See more of the story

Two months after Abduljabar Hussein and his wife were charged with stealing millions of dollars from a federal meals program, Hussein's Minneapolis daycare center continues to collect public funds aimed at helping low-income families afford child care services.

Hussein's Future Scholars Childcare has collected more than $1.3 million in subsidies from the Minnesota Department of Human Services since 2018, the department acknowledged last week in response to inquiries from the Star Tribune. His wife, Mekfira Hussein, collected another $68,145 in Medicaid money from 2020 to 2022 at Forever Friendship Adult Day Center in St. Paul, DHS said in the statement.

Altogether, DHS has shelled out at least $22 million in the past five years to 11 daycare centers that were owned or managed by 14 people who have been indicted on federal charges of defrauding the meals program, according to a Star Tribune review of secretary of state filings and DHS payment records.

DHS officials said they are reviewing ties to everyone charged in the federal meals probe, but added they can't ban anyone from participating in the department's programs based on unrelated fraud allegations.

The disclosures are raising new questions about the department's diligence at rooting out fraud, which first erupted in 2018 over reports of widespread wrongdoing by daycare owners.

Though some legislators praise the department for addressing weaknesses later identified by the legislative auditor, others say DHS continues to struggle with attacking potential fraud.

Rep. Mary Franson, the leading Republican on the House committee that oversees daycares, said DHS has not moved quickly enough to cut off daycare funds to the alleged meal program fraudsters. She pointed out that the state Department of Education immediately suspended payments to Feeding Our Future and another sponsor in the meals program on Jan. 20, the day federal authorities announced they had executed several search warrants.

Meanwhile, six of the 11 daycares with ties to the meals program continued to receive public daycare assistance in 2022, DHS acknowledged.

DHS officials, including Commissioner Jodi Harpstead and Inspector General Kulani Moti, declined interview requests. DHS oversees state and federally funded daycare programs in Minnesota.

In response to questions from the Star Tribune, DHS said it is "actively evaluating the involvement" in its programs by all 50 people indicted in the meals scandal. Department officials declined to give details about when their investigation started, but said they have not yet cut off any payments or booted any of the 11 centers from programs that provide financial support to daycares.

So far, five of the 50 people charged in the meals case have pleaded guilty to federal criminal charges. Three of those people owned or managed daycares that received millions of dollars in public funding, records and interviews show.

In a written statement, DHS officials said they "cannot take action against a provider's license or public assistance program enrollment based solely on allegations of fraud in a program not overseen by DHS. However, if DHS became aware of fraud allegations against a provider ... we would begin our own investigation."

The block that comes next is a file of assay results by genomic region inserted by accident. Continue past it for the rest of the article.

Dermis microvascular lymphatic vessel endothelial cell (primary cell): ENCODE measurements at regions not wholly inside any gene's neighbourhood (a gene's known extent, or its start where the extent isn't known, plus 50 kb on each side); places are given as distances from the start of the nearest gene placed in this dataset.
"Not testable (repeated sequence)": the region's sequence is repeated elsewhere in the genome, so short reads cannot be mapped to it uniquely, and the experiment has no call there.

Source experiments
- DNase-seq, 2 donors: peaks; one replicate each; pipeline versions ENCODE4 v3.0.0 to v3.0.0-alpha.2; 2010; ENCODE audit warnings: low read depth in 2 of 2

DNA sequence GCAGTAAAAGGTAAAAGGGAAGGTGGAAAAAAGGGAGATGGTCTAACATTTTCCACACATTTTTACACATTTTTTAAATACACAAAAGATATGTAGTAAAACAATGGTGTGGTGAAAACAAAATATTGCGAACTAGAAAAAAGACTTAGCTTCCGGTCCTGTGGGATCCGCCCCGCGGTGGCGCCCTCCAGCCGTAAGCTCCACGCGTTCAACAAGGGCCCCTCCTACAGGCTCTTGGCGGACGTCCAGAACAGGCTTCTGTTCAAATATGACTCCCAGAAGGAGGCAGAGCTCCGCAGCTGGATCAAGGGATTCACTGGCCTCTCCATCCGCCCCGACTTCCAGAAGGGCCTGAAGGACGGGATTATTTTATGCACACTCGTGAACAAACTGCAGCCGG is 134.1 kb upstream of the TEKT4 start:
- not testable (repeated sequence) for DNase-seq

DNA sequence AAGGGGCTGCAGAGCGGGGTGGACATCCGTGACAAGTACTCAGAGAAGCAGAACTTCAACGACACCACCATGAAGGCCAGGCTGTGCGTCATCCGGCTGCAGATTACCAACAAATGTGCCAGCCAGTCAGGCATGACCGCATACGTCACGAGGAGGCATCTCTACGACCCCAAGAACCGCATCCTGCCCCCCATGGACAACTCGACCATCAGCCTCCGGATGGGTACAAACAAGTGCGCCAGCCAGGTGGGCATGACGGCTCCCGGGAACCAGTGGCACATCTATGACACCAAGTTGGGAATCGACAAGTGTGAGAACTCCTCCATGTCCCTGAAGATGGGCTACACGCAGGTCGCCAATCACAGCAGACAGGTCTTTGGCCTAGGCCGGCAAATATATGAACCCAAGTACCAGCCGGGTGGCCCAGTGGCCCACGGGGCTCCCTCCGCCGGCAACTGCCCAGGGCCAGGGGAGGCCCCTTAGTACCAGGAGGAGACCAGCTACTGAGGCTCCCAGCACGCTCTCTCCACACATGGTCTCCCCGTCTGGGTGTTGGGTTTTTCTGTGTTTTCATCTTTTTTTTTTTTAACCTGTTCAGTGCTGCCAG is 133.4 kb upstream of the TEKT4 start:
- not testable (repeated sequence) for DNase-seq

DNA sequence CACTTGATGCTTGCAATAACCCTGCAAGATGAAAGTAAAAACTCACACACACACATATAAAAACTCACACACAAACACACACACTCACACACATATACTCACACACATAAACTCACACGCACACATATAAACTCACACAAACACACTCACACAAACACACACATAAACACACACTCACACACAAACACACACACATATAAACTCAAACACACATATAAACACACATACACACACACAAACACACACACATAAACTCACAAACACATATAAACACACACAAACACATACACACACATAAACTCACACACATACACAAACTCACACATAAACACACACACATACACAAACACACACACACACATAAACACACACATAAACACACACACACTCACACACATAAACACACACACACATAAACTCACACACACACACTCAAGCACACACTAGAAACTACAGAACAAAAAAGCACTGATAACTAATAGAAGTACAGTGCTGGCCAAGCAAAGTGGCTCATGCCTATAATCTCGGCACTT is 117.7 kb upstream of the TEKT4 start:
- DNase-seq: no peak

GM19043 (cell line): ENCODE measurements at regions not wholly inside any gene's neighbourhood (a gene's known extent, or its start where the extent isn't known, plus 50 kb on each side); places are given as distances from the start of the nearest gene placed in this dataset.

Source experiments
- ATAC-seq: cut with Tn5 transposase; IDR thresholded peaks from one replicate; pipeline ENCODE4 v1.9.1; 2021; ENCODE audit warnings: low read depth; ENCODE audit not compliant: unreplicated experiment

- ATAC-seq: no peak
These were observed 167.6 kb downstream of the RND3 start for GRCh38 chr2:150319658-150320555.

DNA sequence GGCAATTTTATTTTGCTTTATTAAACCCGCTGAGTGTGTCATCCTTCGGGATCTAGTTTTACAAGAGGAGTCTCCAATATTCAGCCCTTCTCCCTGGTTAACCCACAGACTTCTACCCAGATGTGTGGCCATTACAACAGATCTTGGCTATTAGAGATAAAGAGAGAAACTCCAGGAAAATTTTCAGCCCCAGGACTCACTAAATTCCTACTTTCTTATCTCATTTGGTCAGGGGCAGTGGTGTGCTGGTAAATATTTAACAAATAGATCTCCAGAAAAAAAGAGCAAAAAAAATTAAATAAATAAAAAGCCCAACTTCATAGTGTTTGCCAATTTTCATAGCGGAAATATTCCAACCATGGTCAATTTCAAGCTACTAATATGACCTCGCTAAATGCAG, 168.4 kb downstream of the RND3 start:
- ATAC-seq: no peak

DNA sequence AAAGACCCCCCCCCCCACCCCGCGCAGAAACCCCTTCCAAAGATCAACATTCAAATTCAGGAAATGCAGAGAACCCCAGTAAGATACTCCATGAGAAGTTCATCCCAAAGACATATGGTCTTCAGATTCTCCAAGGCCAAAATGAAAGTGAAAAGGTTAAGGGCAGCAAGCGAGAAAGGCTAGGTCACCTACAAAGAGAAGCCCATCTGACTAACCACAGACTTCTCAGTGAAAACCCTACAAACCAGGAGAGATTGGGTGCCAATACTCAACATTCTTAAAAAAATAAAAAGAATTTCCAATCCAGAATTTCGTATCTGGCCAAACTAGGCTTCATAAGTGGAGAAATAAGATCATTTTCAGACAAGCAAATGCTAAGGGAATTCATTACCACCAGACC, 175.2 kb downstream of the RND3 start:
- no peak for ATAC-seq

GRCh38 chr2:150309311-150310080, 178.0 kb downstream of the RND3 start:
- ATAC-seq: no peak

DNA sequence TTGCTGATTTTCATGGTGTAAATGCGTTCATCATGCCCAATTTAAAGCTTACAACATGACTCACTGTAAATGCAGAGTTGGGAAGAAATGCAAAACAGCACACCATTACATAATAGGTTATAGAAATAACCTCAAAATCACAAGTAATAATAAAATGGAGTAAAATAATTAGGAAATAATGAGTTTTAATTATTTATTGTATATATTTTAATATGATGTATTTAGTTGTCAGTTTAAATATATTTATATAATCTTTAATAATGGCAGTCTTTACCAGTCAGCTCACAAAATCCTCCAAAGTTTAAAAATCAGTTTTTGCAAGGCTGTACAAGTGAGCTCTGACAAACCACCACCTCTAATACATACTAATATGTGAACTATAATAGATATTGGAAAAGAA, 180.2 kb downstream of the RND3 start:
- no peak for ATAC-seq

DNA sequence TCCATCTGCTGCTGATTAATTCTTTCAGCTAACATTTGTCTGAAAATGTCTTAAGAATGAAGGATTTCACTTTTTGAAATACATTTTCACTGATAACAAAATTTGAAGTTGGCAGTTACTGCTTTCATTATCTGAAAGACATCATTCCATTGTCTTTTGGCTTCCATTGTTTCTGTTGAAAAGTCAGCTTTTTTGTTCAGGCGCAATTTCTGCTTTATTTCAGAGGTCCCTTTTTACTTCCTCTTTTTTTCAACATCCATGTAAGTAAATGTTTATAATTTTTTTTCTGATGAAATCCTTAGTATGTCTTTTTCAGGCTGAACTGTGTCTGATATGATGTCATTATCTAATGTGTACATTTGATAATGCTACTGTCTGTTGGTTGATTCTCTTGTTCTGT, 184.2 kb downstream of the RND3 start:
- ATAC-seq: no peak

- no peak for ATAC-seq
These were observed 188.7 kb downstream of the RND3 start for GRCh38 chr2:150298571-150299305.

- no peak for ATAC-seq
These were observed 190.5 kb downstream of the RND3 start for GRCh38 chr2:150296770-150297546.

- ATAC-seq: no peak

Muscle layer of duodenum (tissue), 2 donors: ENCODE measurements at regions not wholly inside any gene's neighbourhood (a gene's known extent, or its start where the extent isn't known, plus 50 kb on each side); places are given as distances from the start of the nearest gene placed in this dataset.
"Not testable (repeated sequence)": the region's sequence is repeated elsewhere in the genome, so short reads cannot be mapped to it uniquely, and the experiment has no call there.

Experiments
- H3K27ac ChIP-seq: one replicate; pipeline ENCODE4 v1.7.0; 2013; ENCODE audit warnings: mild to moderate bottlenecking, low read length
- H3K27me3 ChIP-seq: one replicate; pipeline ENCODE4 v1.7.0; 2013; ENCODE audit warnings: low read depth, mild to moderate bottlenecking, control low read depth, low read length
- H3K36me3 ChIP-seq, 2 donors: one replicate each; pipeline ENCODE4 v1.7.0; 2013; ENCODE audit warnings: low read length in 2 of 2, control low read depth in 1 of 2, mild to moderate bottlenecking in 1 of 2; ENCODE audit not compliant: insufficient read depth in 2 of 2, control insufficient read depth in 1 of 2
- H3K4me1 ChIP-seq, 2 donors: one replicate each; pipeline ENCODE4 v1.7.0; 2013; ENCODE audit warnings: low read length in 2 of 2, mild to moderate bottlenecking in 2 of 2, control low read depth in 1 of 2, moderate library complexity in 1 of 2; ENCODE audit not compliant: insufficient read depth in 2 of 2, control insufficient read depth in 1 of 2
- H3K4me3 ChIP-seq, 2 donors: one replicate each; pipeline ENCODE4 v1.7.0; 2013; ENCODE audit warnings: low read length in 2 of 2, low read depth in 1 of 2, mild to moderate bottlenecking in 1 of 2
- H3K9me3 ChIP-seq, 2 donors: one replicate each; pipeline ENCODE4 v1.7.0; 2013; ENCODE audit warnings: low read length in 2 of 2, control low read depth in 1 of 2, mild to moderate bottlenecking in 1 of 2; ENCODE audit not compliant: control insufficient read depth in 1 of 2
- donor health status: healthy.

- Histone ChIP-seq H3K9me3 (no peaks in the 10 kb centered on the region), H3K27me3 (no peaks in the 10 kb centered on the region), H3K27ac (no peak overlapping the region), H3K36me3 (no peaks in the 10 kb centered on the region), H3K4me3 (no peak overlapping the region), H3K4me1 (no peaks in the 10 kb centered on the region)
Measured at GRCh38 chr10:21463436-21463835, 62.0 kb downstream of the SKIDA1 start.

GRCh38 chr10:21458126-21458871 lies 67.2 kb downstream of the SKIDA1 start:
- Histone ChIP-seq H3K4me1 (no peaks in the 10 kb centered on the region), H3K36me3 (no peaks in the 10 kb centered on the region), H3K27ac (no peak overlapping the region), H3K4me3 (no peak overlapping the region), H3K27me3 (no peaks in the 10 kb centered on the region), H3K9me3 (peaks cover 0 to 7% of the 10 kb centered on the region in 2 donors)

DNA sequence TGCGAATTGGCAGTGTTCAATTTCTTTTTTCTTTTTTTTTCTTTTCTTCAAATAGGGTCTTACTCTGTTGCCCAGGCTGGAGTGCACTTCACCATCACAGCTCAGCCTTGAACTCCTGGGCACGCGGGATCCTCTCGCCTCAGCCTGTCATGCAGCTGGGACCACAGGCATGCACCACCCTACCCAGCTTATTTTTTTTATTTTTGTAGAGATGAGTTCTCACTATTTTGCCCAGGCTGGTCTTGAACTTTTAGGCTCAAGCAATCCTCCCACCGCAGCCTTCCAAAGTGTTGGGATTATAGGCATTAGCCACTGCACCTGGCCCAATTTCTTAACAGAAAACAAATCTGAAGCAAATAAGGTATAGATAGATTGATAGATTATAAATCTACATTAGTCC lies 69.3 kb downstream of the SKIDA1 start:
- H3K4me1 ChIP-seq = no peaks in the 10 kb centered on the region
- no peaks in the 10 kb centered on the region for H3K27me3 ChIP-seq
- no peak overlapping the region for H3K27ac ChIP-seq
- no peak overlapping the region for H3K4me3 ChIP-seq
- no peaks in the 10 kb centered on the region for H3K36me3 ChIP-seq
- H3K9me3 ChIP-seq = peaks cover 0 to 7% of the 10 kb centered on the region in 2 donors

Attorney Debra Hilstrom, who represents Abduljabar Hussein, said DHS officials have not questioned any of the payments to Future Scholars Childcare or asked her client for any additional records related to his billing requests. She said the $1.3 million his daycare received was "absolutely legitimate."

In the meals fraud case, Abduljabar and Mekfira Hussein were indicted for falsely claiming to feed as many as 5,000 children a day through their nonprofit Shamsia Hopes, obtaining about $8 million in federal funds. The charges allege most of the money was diverted for their personal use, including paying off the mortgage on their Shakopee home.

"My client absolutely asserts that he has done everything he is supposed to be doing and he is going to be defending himself against these other allegations wholeheartedly because he did nothing wrong," Hilstrom said.

Mekfira Hussein's attorney, Jason Steck, said his client denies any wrongdoing.

Federal authorities have not directly linked any of the 11 daycare centers to the alleged meals fraud, but nine of the centers were approved to participate in the federally funded meals program by acting as meal sites with either Feeding Our Future or Partners in Nutrition, state records show.

Partners in Nutrition was terminated from the meals program by MDE after it was linked to $57 million in alleged fraud. Federal authorities accused Feeding Our Future of playing a central role in stealing $250 million from the meals program by recruiting people willing to defraud the program by falsely claiming to serve meals to tens of thousands of children every day.

State licensing records show that six of the 11 centers that received public daycare money have been cited by DHS for failing to track attendance, not providing required services or for violating rules aimed at keeping children and disabled adults safe from harm in recent years.

One of those centers, Liban Child Care, was ordered to repay $11,845 in 2022 after DHS received a unspecified complaint about the center, the department said in response to the newspaper's questions. DHS investigators found that the center overbilled for its services. The daycare closed voluntarily in March, two months after the FBI received court approval to raid the home of its CEO, Sahra Mohamed Nur, records show.